Uruguay was the first country in the world to legalise recreational cannabis. Five years after its pioneering law was passed, how’s the industry getting on?
“We sold a lot of cannabis on the first day,” says Esteban Riviera, who owns a large, modern-looking pharmacy in Montevideo, Uruguay’s capital.
“We sold 1,250 packages in six hours. There was a two-block queue to get marijuana.”
The legal sale of cannabis had been much anticipated. Sales began on 19 July 2017, more than three-and-a-half years after Uruguay’s marijuana law had been passed.
“It took them time, the government said, because they want to do it precisely and step by step,” explains Guillermo Draper, a Uruguayan journalist who’s co-written a book on his country’s pioneering experiment.
But this assiduous approach to implementing the marijuana law wasn’t enough to avoid a serious hiccup.
“My bank told me either stop selling cannabis or close my accounts,” says Esteban Riviera, the pharmacist. “I stopped selling cannabis.
“I was the first pharmacy registered to sell cannabis,” he adds, chuckling drily at the irony, “but I was also the first pharmacy that stopped selling cannabis in Uruguay.”
Lenders like Esteban’s rely on partnerships with US banks for their international transactions. But those partnerships came under threat when the US banks learnt their Uruguayan counterparts were accepting marijuana money.
Uruguay might be a sovereign country, but it’s still affected by the US’s strict finance laws on controlled substances.
Pharmacies are the only places allowed to sell recreational marijuana in Uruguay and – partly because of the restrictions facing banks – there are only 17 doing so in a country of 3.5 million people.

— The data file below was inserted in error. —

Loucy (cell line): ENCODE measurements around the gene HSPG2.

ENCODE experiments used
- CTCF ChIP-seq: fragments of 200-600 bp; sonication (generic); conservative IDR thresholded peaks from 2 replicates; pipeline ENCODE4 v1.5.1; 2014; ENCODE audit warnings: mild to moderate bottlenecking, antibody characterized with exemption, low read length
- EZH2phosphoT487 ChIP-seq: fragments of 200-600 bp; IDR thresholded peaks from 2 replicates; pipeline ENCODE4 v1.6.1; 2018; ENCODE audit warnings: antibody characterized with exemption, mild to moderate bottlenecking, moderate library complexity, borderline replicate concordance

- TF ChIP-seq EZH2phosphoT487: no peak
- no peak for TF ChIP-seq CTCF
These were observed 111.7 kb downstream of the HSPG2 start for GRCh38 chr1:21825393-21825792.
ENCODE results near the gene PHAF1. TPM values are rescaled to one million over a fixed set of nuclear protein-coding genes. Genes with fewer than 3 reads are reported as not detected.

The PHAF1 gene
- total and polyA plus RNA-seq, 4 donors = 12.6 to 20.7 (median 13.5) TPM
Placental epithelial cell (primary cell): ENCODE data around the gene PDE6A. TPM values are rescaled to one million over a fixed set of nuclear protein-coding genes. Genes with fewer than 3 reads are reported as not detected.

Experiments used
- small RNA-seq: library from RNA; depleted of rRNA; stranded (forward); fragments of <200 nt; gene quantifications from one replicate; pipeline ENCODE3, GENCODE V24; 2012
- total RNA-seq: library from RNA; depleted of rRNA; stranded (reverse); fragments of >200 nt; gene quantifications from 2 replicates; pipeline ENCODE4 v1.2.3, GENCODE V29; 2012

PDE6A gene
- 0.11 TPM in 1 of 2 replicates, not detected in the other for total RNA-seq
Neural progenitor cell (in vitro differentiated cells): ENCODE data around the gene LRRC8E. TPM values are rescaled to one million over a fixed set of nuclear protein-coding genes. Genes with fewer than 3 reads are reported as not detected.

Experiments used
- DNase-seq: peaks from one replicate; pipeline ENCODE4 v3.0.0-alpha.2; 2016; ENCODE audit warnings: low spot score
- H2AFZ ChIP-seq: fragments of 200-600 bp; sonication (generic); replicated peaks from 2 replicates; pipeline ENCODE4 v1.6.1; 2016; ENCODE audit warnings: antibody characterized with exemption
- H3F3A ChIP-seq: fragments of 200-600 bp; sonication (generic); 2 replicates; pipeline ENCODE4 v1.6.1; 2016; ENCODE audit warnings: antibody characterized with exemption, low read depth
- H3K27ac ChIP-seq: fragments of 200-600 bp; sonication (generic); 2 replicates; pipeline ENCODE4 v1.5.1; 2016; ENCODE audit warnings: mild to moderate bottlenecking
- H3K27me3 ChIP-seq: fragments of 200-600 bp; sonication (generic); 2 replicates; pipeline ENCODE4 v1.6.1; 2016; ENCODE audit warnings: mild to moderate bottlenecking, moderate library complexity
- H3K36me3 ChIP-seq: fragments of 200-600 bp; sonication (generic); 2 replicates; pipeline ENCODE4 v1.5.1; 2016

So, 18 months after marijuana went on sale, the novelty may have waned, but the queues haven’t.
“I am standing in the sun, burning hot, waiting for 2pm when they’ll start selling,” explains a young woman in the queue outside another Montevideo pharmacy – one still selling cannabis.
“This is one of the pharmacies who have more packages to sell without reserving online. There’s a lot of pharmacies who have less, so a lot of people go home without weed and that’s pretty sad.”
The system is tightly controlled. Customers have to register with the regulator and then are limited to buying 10 grams a week, enough for about 20 joints.
The regulator also controls how strong the marijuana is. The level of THC – the psychoactive part of cannabis that gets you high – is limited and balanced with the level of CBD, another compound in the plant that’s said to have a calming effect.
In pharmacies, there are just four different strains available to buy, none of which is especially strong.
The price – about £5 for a five-gram packet – is also set by the regulator. Pharmacy owner Gabriel Llano says he only gets about 20% of the purchase price from each packet he sells, although there’s a higher profit margin on related products like snacks and smoking papers, which are a slightly odd sight in a pharmacy.